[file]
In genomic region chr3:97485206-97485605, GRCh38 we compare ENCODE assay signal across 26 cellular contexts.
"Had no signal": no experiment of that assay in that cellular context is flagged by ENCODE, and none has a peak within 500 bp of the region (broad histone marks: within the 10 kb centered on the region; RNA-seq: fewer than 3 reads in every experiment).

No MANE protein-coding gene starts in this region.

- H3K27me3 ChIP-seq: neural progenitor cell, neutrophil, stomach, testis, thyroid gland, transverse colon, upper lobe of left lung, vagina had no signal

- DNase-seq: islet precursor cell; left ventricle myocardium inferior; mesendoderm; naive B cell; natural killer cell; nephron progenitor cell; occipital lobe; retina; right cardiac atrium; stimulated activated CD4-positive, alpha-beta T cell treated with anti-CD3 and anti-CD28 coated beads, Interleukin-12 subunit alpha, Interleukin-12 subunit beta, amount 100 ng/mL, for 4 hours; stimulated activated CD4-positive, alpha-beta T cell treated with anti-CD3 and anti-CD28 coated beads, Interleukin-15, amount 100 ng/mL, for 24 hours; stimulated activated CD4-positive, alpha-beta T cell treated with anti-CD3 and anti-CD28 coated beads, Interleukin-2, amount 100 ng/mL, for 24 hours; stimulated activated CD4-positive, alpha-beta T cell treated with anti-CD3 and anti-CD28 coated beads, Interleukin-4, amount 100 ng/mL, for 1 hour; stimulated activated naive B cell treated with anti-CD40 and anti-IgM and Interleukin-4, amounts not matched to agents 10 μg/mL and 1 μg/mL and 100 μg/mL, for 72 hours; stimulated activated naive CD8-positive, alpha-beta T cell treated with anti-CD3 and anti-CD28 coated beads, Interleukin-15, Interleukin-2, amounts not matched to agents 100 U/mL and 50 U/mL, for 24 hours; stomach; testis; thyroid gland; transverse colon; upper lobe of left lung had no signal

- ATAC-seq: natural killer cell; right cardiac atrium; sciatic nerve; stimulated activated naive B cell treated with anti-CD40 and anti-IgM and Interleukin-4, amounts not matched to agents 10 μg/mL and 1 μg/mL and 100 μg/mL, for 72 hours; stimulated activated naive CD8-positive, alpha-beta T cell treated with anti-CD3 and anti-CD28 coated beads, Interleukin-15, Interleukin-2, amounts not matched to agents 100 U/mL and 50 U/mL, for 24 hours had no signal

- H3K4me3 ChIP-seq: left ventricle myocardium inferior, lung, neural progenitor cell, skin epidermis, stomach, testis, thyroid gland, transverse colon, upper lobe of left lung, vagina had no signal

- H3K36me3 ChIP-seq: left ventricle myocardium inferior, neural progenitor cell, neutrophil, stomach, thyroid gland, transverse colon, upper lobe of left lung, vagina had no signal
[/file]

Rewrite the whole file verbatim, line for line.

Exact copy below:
In genomic region chr3:97485206-97485605, GRCh38 we compare ENCODE assay signal across 26 cellular contexts.
"Had no signal": no experiment of that assay in that cellular context is flagged by ENCODE, and none has a peak within 500 bp of the region (broad histone marks: within the 10 kb centered on the region; RNA-seq: fewer than 3 reads in every experiment).

No MANE protein-coding gene starts in this region.

- H3K27me3 ChIP-seq: neural progenitor cell, neutrophil, stomach, testis, thyroid gland, transverse colon, upper lobe of left lung, vagina had no signal

- DNase-seq: islet precursor cell; left ventricle myocardium inferior; mesendoderm; naive B cell; natural killer cell; nephron progenitor cell; occipital lobe; retina; right cardiac atrium; stimulated activated CD4-positive, alpha-beta T cell treated with anti-CD3 and anti-CD28 coated beads, Interleukin-12 subunit alpha, Interleukin-12 subunit beta, amount 100 ng/mL, for 4 hours; stimulated activated CD4-positive, alpha-beta T cell treated with anti-CD3 and anti-CD28 coated beads, Interleukin-15, amount 100 ng/mL, for 24 hours; stimulated activated CD4-positive, alpha-beta T cell treated with anti-CD3 and anti-CD28 coated beads, Interleukin-2, amount 100 ng/mL, for 24 hours; stimulated activated CD4-positive, alpha-beta T cell treated with anti-CD3 and anti-CD28 coated beads, Interleukin-4, amount 100 ng/mL, for 1 hour; stimulated activated naive B cell treated with anti-CD40 and anti-IgM and Interleukin-4, amounts not matched to agents 10 μg/mL and 1 μg/mL and 100 μg/mL, for 72 hours; stimulated activated naive CD8-positive, alpha-beta T cell treated with anti-CD3 and anti-CD28 coated beads, Interleukin-15, Interleukin-2, amounts not matched to agents 100 U/mL and 50 U/mL, for 24 hours; stomach; testis; thyroid gland; transverse colon; upper lobe of left lung had no signal

- ATAC-seq: natural killer cell; right cardiac atrium; sciatic nerve; stimulated activated naive B cell treated with anti-CD40 and anti-IgM and Interleukin-4, amounts not matched to agents 10 μg/mL and 1 μg/mL and 100 μg/mL, for 72 hours; stimulated activated naive CD8-positive, alpha-beta T cell treated with anti-CD3 and anti-CD28 coated beads, Interleukin-15, Interleukin-2, amounts not matched to agents 100 U/mL and 50 U/mL, for 24 hours had no signal

- H3K4me3 ChIP-seq: left ventricle myocardium inferior, lung, neural progenitor cell, skin epidermis, stomach, testis, thyroid gland, transverse colon, upper lobe of left lung, vagina had no signal

- H3K36me3 ChIP-seq: left ventricle myocardium inferior, neural progenitor cell, neutrophil, stomach, thyroid gland, transverse colon, upper lobe of left lung, vagina had no signal